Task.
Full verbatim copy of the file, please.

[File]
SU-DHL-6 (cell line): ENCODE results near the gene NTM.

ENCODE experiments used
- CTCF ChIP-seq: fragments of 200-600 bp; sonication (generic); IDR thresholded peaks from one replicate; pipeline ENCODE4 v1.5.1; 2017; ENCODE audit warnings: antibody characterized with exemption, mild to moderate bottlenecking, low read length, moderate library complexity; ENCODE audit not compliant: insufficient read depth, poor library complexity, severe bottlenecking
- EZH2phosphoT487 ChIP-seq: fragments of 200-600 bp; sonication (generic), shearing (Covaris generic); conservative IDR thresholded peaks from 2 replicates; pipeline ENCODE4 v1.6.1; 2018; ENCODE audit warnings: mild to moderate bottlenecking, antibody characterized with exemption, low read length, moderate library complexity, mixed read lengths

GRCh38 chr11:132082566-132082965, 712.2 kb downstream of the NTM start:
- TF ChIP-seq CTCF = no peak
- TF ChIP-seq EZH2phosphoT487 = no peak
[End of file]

SU-DHL-6 (cell line): ENCODE results near the gene NTM.

ENCODE experiments used
- CTCF ChIP-seq: fragments of 200-600 bp; sonication (generic); IDR thresholded peaks from one replicate; pipeline ENCODE4 v1.5.1; 2017; ENCODE audit warnings: antibody characterized with exemption, mild to moderate bottlenecking, low read length, moderate library complexity; ENCODE audit not compliant: insufficient read depth, poor library complexity, severe bottlenecking
- EZH2phosphoT487 ChIP-seq: fragments of 200-600 bp; sonication (generic), shearing (Covaris generic); conservative IDR thresholded peaks from 2 replicates; pipeline ENCODE4 v1.6.1; 2018; ENCODE audit warnings: mild to moderate bottlenecking, antibody characterized with exemption, low read length, moderate library complexity, mixed read lengths

GRCh38 chr11:132082566-132082965, 712.2 kb downstream of the NTM start:
- TF ChIP-seq CTCF = no peak
- TF ChIP-seq EZH2phosphoT487 = no peak